From Duero, we took the bus to Loay and again to Carmen to get to Chocolate Hills. The entire trip took about three to four hours from Duero, such that it was already almost dark when we got to where we were supposed to alight. We were lucky enough that there was a lone tricycle available to bring us to the viewing deck. Had it not been there, we would have missed seeing the beautiful Chocolate Hills altogether and the seemingly endless bus ride from Loay would have been for naught.
We got a beautiful view of the sunset from where we were. And, it was especially a treat for me because I love colors and how the sun’s orange contrasts against the blue sky.
Tara went on top of the viewing deck before I did so that she could catch a few good pictures of Chocolate Hills. But, her camera died after taking a couple of shots. So, when I finally got there, I passed my camera on to her. I also requested that I get some turista shots so that I could show my parents that I have, indeed, been in Chocolate Hills, perhaps the only place among those we visited that they are familiar with.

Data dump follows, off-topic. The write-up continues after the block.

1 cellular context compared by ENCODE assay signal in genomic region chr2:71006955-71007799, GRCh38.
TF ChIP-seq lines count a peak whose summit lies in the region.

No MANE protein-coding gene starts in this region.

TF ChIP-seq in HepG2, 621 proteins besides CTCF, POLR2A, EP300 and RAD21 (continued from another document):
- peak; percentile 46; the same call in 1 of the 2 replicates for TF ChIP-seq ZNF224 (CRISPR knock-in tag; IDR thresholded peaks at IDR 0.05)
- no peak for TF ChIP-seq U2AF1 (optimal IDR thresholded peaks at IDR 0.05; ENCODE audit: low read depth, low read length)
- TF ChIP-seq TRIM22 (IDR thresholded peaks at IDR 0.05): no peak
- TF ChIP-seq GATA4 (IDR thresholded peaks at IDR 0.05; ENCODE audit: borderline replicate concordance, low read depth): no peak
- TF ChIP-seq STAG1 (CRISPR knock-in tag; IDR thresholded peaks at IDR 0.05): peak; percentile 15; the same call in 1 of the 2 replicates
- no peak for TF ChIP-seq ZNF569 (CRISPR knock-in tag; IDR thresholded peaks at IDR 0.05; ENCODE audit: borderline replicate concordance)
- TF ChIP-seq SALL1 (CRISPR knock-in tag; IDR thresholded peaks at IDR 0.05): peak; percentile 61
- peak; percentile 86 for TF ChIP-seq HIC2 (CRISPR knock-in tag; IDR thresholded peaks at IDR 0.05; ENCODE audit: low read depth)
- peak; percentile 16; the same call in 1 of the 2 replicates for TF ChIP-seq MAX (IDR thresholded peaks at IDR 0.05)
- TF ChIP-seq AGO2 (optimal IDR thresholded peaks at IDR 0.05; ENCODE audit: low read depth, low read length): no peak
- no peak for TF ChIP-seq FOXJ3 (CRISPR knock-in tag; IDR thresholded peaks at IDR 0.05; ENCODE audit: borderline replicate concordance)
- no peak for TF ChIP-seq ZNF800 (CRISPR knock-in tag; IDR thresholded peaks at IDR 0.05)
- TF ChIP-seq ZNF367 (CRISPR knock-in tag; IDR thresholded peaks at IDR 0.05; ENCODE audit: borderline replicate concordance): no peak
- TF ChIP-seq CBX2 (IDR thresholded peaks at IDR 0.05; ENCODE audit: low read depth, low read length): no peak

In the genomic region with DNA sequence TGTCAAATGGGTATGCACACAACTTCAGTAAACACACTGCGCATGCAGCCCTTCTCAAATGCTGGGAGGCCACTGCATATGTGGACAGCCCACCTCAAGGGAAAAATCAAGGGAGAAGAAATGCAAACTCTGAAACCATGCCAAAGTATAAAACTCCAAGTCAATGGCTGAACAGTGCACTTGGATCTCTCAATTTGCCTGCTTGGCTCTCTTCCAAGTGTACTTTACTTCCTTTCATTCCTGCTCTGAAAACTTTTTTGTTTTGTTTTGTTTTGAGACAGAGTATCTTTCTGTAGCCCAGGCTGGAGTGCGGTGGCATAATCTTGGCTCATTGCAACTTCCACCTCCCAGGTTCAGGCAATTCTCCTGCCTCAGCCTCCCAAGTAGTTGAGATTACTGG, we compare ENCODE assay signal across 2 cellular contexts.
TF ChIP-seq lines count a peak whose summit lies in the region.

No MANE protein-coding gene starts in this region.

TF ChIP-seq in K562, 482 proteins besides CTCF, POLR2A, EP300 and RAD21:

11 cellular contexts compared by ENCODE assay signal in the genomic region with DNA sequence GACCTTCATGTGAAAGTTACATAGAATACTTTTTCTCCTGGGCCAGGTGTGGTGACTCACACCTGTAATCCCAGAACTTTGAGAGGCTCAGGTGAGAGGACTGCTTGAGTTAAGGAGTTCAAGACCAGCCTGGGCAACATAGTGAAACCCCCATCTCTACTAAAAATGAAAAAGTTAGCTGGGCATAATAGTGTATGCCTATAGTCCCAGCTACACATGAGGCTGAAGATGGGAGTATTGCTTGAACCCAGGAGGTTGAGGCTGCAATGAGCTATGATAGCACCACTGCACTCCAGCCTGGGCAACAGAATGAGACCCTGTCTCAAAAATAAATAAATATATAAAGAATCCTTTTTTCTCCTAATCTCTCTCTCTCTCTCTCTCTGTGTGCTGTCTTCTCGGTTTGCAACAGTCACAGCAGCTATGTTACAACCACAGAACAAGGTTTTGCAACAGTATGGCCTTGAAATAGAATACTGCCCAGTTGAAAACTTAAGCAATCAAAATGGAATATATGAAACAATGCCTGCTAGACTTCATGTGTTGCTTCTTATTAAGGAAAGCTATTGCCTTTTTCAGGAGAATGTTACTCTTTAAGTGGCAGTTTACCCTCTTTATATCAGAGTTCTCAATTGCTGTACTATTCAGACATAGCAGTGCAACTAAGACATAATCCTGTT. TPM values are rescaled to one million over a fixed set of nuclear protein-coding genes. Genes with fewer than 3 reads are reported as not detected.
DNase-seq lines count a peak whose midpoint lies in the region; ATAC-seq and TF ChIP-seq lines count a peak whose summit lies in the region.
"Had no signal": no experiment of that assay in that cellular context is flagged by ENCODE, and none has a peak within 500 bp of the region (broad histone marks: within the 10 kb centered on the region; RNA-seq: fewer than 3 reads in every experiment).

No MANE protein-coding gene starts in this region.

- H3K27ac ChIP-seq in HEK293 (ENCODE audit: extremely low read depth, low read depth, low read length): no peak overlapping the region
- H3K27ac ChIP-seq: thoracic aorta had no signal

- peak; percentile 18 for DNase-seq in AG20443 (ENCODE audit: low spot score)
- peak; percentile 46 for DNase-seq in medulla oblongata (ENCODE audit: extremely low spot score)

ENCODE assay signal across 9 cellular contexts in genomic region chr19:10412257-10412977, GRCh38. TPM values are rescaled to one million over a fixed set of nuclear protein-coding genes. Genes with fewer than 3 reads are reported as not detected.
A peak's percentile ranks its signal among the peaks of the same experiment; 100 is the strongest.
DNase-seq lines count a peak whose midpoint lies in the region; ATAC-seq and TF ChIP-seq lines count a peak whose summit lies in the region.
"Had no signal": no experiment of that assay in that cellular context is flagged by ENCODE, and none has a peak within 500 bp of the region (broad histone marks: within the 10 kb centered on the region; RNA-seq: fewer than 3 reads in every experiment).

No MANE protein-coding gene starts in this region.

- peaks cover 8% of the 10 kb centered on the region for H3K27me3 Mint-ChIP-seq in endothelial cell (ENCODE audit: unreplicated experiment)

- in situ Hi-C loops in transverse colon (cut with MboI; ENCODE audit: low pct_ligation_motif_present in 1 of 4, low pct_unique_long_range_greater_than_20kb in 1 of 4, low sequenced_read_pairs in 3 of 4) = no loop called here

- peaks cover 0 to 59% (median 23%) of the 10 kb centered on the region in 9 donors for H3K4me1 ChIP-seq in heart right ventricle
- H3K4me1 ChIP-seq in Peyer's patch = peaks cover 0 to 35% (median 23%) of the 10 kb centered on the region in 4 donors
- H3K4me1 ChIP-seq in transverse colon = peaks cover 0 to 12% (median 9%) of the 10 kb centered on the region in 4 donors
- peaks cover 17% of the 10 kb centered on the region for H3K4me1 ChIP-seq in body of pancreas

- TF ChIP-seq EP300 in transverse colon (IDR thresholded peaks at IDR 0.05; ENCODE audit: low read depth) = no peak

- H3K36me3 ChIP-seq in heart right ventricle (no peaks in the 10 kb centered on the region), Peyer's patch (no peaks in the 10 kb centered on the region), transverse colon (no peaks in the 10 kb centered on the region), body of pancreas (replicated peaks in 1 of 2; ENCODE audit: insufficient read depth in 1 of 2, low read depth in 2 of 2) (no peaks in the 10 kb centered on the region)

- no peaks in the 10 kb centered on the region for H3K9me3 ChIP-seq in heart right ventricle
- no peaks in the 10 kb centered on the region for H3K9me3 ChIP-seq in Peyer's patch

It would have been great if we got the chance to stay there for a few more and enjoy the view. But, after a good ten minutes, Tara insisted that we go back down, fearing that we might miss the last bus to Tagbilaran.
And, the call made was a good one. I was only about done paying for my tricycle fare when someone from the other side of the highway called out “Tagbilaran!” Tara and I then hopped onto the bus and enjoyed the hazy blue and green against black that we got to witness.
- Visiting indigenous peoples communities in the Philippines – The start of it all
- Project Breaking Down Barriers: Getting to Bohol
- Project Breaking Down Barriers: Meeting the Eskaya tribe in Duero, Bohol
- Project Breaking Down Barriers: From Bohol to Cebu, to Leyte, to Samar
- Visiting indigenous peoples communities – how we did it
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